In contrast to the other Mucor species, which predominantly affect the lungs, nasal sinuses, brain, and skin, the most frequently reported form of mucormycosis caused by M. indicus is gastrointestinal . The reason is that M. indicus is an uncommon pathogen and is usually considered a harmless mold. Moreover, it is used in the food and beer industries and is very important for the good taste of tempeh and many other soybean products . Therefore, a gastrointestinal infection can be easily acquired by ingestion of food products  or oral naturopathic medicines [7, 8]. Still, case reports refer to immunocompromised patients such as bone marrow or organ transplants, intravenous drug abusers, or patients with underlying conditions [7, 8, 9]. Gastritis is also considered one of the predisposing factors for developing gastric colonization by fungus .
According to reports of case studies, symptoms of gastrointestinal mucormycosis caused by M. indicus include severe abdominal pain, diarrhea, and fever . Sometimes, gastrointestinal bleeding can also be present . The fungus can be easily isolated from the feces culture of infected people . Still, diagnosis can be challenging , and M. indicus infections may be underestimated if the isolates are not identified at a species level . Hence, cultural investigation, precise identification, and performing susceptibility testing are required .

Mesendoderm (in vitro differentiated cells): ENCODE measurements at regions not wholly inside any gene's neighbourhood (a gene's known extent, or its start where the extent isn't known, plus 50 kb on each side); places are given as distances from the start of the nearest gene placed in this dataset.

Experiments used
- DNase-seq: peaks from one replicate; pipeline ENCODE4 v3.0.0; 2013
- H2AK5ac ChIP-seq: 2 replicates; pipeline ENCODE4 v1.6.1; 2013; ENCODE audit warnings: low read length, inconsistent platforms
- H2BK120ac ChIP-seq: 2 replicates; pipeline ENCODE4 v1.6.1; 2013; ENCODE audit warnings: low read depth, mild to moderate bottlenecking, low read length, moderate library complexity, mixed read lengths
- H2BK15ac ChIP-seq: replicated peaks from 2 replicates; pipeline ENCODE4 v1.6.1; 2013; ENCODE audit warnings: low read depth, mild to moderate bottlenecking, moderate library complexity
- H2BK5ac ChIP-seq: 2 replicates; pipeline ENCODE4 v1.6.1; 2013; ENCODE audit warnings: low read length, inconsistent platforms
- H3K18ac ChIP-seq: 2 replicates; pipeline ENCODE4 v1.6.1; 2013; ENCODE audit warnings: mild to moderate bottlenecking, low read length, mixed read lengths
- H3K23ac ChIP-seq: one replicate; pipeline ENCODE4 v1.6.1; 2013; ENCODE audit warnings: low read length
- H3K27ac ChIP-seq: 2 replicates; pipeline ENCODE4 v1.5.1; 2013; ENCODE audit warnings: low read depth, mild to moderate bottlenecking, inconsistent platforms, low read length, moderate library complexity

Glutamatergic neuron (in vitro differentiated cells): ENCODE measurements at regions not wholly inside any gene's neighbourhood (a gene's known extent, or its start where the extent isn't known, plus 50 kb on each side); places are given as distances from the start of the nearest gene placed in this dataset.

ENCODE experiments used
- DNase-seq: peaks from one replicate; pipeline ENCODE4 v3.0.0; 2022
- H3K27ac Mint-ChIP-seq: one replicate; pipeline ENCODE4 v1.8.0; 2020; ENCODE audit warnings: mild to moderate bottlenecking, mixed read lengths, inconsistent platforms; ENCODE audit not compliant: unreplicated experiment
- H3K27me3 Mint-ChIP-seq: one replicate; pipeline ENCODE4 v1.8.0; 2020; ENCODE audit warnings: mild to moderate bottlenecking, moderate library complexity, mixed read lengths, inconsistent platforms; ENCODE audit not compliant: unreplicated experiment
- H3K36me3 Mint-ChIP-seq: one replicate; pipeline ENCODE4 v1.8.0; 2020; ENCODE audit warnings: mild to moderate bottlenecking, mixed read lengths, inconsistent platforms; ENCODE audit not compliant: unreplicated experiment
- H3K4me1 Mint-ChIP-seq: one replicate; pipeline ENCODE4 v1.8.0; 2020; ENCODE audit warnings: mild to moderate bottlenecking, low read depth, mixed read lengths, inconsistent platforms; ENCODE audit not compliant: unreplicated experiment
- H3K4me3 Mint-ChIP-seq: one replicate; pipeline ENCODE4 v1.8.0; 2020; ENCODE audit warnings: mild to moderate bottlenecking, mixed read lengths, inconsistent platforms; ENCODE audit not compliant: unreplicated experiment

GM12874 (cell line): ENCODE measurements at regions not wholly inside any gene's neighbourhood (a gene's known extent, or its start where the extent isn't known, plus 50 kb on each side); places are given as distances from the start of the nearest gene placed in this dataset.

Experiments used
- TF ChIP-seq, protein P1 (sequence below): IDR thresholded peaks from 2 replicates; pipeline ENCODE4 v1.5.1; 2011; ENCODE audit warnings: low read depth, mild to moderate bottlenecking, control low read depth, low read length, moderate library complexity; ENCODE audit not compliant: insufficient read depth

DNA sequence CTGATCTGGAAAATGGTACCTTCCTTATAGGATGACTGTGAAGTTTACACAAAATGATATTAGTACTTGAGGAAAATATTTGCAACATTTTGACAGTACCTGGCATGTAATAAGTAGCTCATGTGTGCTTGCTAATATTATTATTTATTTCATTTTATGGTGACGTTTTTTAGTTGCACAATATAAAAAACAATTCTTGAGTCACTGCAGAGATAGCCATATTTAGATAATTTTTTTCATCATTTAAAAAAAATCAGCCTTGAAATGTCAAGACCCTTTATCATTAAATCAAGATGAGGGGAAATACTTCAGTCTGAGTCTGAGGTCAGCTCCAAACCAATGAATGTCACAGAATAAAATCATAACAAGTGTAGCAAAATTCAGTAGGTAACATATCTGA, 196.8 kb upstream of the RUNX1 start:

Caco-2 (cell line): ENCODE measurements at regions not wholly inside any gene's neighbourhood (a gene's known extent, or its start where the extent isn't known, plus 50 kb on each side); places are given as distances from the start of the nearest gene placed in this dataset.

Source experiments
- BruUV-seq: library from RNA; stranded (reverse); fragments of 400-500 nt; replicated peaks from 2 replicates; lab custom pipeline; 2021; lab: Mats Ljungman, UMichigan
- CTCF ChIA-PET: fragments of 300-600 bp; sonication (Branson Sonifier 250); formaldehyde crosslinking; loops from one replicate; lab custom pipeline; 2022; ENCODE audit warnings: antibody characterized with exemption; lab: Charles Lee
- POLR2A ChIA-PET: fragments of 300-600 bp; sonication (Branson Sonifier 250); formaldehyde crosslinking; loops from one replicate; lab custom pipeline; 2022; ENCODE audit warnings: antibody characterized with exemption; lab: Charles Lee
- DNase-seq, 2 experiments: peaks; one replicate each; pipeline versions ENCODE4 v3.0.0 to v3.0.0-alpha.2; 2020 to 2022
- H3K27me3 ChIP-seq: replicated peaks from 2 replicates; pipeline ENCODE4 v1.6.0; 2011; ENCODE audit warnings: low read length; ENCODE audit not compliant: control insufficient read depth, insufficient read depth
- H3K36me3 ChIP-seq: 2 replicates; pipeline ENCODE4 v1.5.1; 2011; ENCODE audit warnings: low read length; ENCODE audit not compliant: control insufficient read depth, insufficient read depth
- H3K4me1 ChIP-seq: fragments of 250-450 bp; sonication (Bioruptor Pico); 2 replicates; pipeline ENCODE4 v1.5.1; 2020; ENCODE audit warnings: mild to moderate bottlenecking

How to treat Mucor amphibiorum?
The standard treatment of mucormycosis caused by M. indicus is the prompt application of antifungal agents combined with the treatment of the underlying condition . Systemic treatment with amphotericin B is reported as a successful therapy, and for the treatment of life-threatening infections, the application of high-dose liposomal amphotericin B is recommended . However, there is a lack of clinical cases since the disease caused by M. indicus is rare .
- Walther, G. et al. (2013): DNA barcoding in Mucorales: an inventory of biodiversity. Persoonia. 30: 11-47
- Connolly, J. H. et al. (2010): Genotypic analysis of Mucor from Genotypic analysis of Mucor from the platypus in Australia. Journal of Wildlife Diseases. 46 (1): 55-69
- de Repentigny, L. et al. (2008): Fatal zygomycosis caused by mucor indicusin a child with an implantable left ventricular assist device. The Pediatric Infectious Disease Journal. 27 (4): 365-369
- Karimi, K. and Zamani, A. (2013): Mucor indicus: Biology and industrial application perspectives: A review. Biotechnology Advanced. 31 (4): 466-481.
- Ellis D (2019). Mucor. Retrieved from adelaide.edu.au
- Taj-Aldeen, S. J. et al. (2017): Phylogenetic analysis reveals two genotypes of the emerging fungus Mucor indicus, an opportunistic human pathogen in immunococmpromised patients. Emerging Micorobes & Infections. 6, e63.
- Oliver, M. R. et al. (1996): Hepatic Mucormycosis in a Bone marrow Transplant Recipient Who Ingested Naturophatic Medicine. Clinical Infectious Diseases. 22: 521-524
- Deja, M. et al. (2006): Gastrointestinal zygoycosis caused by Mucor indicus in a patient with acute traumatic brain injury. Medical Mycology. 44: 683-687
- Aboltins, C. A. et al. (2006): Fungemia Secondary to Gastrointestinal Mucor indicus Clinical Infectious Diseases. 42: 154-155
- Orlowski, M. (1991). Mucor dimorphism. Microbiological reviews, 55(2), 234-258.
- Featured photo, Platypus mucormycosis and its conservation implications – Scientific Figure on ResearchGate.